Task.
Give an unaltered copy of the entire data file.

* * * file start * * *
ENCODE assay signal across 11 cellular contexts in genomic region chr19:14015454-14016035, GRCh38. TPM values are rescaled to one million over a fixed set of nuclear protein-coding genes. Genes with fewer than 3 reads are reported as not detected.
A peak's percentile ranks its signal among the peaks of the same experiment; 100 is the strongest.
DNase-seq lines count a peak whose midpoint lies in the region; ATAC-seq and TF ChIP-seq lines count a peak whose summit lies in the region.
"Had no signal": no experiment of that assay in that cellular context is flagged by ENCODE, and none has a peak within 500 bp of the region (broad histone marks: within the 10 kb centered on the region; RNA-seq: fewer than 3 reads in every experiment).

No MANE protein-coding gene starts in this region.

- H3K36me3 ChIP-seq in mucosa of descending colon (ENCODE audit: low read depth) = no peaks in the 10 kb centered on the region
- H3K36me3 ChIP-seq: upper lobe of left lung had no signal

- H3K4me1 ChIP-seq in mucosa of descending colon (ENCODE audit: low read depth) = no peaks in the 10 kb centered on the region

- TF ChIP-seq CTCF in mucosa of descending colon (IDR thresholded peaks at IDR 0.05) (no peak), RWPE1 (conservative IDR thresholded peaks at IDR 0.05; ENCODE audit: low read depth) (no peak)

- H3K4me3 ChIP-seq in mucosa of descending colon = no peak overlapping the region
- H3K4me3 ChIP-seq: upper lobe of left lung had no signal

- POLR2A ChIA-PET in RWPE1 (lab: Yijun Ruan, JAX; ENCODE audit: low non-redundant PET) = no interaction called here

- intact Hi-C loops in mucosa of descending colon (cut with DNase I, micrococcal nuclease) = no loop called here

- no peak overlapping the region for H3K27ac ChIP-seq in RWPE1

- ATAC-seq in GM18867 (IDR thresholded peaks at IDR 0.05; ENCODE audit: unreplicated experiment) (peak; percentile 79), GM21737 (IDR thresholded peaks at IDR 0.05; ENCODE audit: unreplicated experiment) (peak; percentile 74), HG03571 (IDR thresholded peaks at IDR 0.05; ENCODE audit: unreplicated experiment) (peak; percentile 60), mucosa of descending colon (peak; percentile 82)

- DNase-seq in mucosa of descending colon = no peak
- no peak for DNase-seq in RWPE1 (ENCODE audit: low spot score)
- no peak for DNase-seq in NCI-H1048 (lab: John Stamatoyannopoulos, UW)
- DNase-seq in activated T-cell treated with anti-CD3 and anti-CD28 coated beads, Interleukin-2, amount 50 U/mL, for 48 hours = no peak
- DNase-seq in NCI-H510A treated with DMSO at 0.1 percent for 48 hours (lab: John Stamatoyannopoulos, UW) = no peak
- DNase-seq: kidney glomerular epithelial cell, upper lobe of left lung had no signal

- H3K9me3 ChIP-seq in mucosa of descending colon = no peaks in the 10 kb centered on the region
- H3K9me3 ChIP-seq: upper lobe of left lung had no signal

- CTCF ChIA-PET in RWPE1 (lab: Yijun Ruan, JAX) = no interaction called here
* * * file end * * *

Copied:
ENCODE assay signal across 11 cellular contexts in genomic region chr19:14015454-14016035, GRCh38. TPM values are rescaled to one million over a fixed set of nuclear protein-coding genes. Genes with fewer than 3 reads are reported as not detected.
A peak's percentile ranks its signal among the peaks of the same experiment; 100 is the strongest.
DNase-seq lines count a peak whose midpoint lies in the region; ATAC-seq and TF ChIP-seq lines count a peak whose summit lies in the region.
"Had no signal": no experiment of that assay in that cellular context is flagged by ENCODE, and none has a peak within 500 bp of the region (broad histone marks: within the 10 kb centered on the region; RNA-seq: fewer than 3 reads in every experiment).

No MANE protein-coding gene starts in this region.

- H3K36me3 ChIP-seq in mucosa of descending colon (ENCODE audit: low read depth) = no peaks in the 10 kb centered on the region
- H3K36me3 ChIP-seq: upper lobe of left lung had no signal

- H3K4me1 ChIP-seq in mucosa of descending colon (ENCODE audit: low read depth) = no peaks in the 10 kb centered on the region

- TF ChIP-seq CTCF in mucosa of descending colon (IDR thresholded peaks at IDR 0.05) (no peak), RWPE1 (conservative IDR thresholded peaks at IDR 0.05; ENCODE audit: low read depth) (no peak)

- H3K4me3 ChIP-seq in mucosa of descending colon = no peak overlapping the region
- H3K4me3 ChIP-seq: upper lobe of left lung had no signal

- POLR2A ChIA-PET in RWPE1 (lab: Yijun Ruan, JAX; ENCODE audit: low non-redundant PET) = no interaction called here

- intact Hi-C loops in mucosa of descending colon (cut with DNase I, micrococcal nuclease) = no loop called here

- no peak overlapping the region for H3K27ac ChIP-seq in RWPE1

- ATAC-seq in GM18867 (IDR thresholded peaks at IDR 0.05; ENCODE audit: unreplicated experiment) (peak; percentile 79), GM21737 (IDR thresholded peaks at IDR 0.05; ENCODE audit: unreplicated experiment) (peak; percentile 74), HG03571 (IDR thresholded peaks at IDR 0.05; ENCODE audit: unreplicated experiment) (peak; percentile 60), mucosa of descending colon (peak; percentile 82)

- DNase-seq in mucosa of descending colon = no peak
- no peak for DNase-seq in RWPE1 (ENCODE audit: low spot score)
- no peak for DNase-seq in NCI-H1048 (lab: John Stamatoyannopoulos, UW)
- DNase-seq in activated T-cell treated with anti-CD3 and anti-CD28 coated beads, Interleukin-2, amount 50 U/mL, for 48 hours = no peak
- DNase-seq in NCI-H510A treated with DMSO at 0.1 percent for 48 hours (lab: John Stamatoyannopoulos, UW) = no peak
- DNase-seq: kidney glomerular epithelial cell, upper lobe of left lung had no signal

- H3K9me3 ChIP-seq in mucosa of descending colon = no peaks in the 10 kb centered on the region
- H3K9me3 ChIP-seq: upper lobe of left lung had no signal

- CTCF ChIA-PET in RWPE1 (lab: Yijun Ruan, JAX) = no interaction called here